So a few days later she comes out with said trainer. A combination of Parellie, Anderson, Dennis Reis, Monty Roberts, whatever. He proceeded to lounge this horse in the round pen with his little stick with the tail on it, and put the horse through all his special techniques. Must apply techniques. Long story short, in the end this horse was nervous, sweating, confused, irritated. he was looking for all the things the horse didn't know, and I'm sure he felt the horse should know, to be a really good "partner", in his world. But all he did was jack him up. The owner was just about ready to kick him off her property! The poor lady was now scared of this horse, who was jumpier than he ever was. But his was the ground work that must be applied! This is the crap that this "natural horsemanship" teaches these people, and they in turn feel empowered with this knowledge of how to train a horse. They can't even ride a horse well, but they can pull the head around. They don't even know why they are doing anything. But they are so impressed with this guy! An many other guys or gals like him.
    Who are they. You are going to charge me being a misogynist, but they are middle age or older women, for the most partn, who rode when they were kids, or this is their first horse, or they have horses at home as pets, or rescues, but can't ride them cause of this or that. But this guy is just one of hundreds of these people that teach useless crap to people,who take a perfectly broke horse in this case and turn him into a nervous wreck. I blame Parelli for starting this mess. It is like a spreading disease of endless ground work, worthless riding exercises, worthless pablum of slogans and buzz words that just make these people's eyes glaze over. A few demonstrations of doing some trick with a horse, and they are sold! These people will eventually need twelve step program to get rid of all this crap in their head, and actually learn to ride! And learn what a good horse is!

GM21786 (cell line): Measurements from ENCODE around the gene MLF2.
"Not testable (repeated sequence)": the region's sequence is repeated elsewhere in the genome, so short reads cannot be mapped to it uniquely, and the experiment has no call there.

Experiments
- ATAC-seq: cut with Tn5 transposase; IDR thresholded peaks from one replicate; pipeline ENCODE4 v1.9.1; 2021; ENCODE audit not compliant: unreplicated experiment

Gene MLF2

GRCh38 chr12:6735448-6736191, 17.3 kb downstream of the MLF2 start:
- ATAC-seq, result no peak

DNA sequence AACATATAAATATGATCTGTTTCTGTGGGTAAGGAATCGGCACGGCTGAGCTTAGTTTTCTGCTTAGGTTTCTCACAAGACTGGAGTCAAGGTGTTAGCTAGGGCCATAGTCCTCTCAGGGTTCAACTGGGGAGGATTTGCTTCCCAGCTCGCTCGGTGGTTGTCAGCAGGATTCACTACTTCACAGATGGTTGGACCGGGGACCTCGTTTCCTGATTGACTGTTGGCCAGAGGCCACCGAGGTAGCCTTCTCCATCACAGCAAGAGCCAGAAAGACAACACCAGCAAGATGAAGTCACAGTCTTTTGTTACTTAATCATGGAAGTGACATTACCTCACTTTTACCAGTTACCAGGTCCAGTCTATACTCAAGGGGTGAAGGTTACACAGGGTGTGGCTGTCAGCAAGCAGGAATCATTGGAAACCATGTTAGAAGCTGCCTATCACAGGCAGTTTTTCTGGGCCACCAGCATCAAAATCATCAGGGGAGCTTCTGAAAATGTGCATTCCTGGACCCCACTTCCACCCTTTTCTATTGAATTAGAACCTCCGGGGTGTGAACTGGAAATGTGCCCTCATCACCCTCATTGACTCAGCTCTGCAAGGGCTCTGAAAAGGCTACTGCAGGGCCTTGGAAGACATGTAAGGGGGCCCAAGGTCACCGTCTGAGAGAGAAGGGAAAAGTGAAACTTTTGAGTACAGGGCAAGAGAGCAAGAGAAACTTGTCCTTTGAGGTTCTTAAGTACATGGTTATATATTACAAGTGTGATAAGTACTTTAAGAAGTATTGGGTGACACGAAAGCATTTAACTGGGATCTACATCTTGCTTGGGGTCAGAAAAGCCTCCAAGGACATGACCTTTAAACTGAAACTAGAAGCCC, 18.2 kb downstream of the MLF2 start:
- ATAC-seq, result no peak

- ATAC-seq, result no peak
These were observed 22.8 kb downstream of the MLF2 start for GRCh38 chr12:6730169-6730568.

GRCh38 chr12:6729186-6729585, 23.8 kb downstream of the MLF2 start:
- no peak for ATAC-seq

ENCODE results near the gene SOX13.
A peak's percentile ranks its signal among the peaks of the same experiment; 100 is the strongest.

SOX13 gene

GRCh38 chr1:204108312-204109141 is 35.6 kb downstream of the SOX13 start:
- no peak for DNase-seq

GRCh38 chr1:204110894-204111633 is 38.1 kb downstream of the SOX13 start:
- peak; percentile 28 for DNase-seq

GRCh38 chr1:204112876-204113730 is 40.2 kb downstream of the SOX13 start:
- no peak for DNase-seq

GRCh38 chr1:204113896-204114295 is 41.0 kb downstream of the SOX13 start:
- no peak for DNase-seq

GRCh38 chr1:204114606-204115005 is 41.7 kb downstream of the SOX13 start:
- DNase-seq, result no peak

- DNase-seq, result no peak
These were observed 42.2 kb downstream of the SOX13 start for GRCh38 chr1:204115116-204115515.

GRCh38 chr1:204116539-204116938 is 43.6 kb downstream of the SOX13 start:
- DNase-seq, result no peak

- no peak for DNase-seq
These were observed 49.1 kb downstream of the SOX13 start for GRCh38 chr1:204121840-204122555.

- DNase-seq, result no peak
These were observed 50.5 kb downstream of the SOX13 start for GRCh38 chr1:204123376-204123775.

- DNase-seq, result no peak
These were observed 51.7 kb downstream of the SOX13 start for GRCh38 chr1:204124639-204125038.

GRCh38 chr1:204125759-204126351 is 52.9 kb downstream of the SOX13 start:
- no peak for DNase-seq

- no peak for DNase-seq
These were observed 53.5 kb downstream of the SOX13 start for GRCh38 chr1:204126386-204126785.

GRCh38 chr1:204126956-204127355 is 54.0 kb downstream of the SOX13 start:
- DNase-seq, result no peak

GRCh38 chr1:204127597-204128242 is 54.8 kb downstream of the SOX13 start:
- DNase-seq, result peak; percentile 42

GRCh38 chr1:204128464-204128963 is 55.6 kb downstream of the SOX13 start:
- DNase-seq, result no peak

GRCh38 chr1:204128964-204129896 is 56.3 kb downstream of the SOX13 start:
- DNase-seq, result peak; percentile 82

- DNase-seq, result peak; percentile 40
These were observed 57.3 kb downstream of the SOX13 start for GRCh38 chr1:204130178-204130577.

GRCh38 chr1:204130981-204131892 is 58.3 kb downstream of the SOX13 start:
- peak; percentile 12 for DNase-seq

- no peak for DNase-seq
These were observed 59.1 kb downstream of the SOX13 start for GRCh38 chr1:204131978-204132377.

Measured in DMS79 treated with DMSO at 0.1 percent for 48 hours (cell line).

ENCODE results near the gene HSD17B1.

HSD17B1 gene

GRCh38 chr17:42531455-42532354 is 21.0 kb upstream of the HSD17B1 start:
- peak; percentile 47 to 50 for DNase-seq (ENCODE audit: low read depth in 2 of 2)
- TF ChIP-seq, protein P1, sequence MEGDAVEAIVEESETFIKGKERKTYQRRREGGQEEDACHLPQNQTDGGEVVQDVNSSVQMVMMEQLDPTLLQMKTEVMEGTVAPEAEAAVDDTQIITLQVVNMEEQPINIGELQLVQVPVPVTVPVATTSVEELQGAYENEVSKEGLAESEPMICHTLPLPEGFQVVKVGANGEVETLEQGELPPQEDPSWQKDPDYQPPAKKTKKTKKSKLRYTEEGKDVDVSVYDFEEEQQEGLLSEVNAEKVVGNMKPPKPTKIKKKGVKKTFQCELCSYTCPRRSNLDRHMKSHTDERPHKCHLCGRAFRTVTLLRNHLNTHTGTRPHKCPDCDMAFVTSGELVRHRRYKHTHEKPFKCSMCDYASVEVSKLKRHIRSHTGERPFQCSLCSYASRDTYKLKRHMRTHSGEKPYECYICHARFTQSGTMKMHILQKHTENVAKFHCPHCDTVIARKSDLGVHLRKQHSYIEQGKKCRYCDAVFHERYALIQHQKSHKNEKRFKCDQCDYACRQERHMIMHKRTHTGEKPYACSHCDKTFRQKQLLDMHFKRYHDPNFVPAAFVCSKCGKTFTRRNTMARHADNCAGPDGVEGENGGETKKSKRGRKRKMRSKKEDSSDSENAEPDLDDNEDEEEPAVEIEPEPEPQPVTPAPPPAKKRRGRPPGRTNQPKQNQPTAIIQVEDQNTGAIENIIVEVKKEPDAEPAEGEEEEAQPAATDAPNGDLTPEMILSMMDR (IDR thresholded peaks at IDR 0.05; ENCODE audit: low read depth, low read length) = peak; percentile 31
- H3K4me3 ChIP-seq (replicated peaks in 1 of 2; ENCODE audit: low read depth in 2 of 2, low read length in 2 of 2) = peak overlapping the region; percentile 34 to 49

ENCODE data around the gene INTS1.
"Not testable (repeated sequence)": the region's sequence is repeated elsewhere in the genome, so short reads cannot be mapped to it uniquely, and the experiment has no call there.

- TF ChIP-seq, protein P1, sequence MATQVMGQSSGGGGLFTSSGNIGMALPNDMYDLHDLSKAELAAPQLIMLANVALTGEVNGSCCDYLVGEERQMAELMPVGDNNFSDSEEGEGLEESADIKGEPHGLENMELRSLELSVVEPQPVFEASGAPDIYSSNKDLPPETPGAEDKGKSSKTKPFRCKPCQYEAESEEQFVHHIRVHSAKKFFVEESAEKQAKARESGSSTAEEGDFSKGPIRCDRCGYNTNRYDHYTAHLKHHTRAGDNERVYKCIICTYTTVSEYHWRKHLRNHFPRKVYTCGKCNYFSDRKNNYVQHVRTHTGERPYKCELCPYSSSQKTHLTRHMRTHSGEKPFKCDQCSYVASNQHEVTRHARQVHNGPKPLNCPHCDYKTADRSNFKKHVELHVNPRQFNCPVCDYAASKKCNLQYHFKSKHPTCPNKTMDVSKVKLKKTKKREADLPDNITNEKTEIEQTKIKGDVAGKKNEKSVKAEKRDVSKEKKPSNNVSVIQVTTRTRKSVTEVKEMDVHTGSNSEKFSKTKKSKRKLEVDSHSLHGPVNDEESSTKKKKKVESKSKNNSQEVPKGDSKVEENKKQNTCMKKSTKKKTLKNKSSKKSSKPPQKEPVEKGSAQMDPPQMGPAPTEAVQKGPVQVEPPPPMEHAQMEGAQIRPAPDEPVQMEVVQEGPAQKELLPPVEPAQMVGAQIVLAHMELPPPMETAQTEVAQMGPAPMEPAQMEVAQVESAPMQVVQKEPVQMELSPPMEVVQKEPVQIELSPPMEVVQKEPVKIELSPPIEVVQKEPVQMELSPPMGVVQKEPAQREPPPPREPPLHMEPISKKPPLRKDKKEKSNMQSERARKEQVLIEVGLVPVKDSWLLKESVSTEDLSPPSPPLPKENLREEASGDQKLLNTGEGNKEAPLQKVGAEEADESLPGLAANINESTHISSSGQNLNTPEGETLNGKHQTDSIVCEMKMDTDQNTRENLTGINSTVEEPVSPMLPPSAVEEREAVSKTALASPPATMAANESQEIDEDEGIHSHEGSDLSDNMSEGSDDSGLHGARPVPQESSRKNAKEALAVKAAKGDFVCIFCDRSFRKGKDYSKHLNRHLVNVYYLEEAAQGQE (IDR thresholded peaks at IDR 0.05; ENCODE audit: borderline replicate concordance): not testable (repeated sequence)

Leave a comment:


  • RPM
    replied
    I was reminded of this thread the other night when I saw a TV commercial that said something like 85% of women are wearing the wrong size bra. I felt insulted that any company would try to sell anything to any group of adults by implying they're too stupid to buy clothes that fit. I never see commercials telling men they're wearing the wrong size jock straps (or other support garments)! I don't think guys would stand for that; they'd laugh that company out of the market!

    It's just the old idea of women as second-class citizens, coming back to haunt us with idea that we "have" to look perfect but we're too stupid to dress ourselves to look great.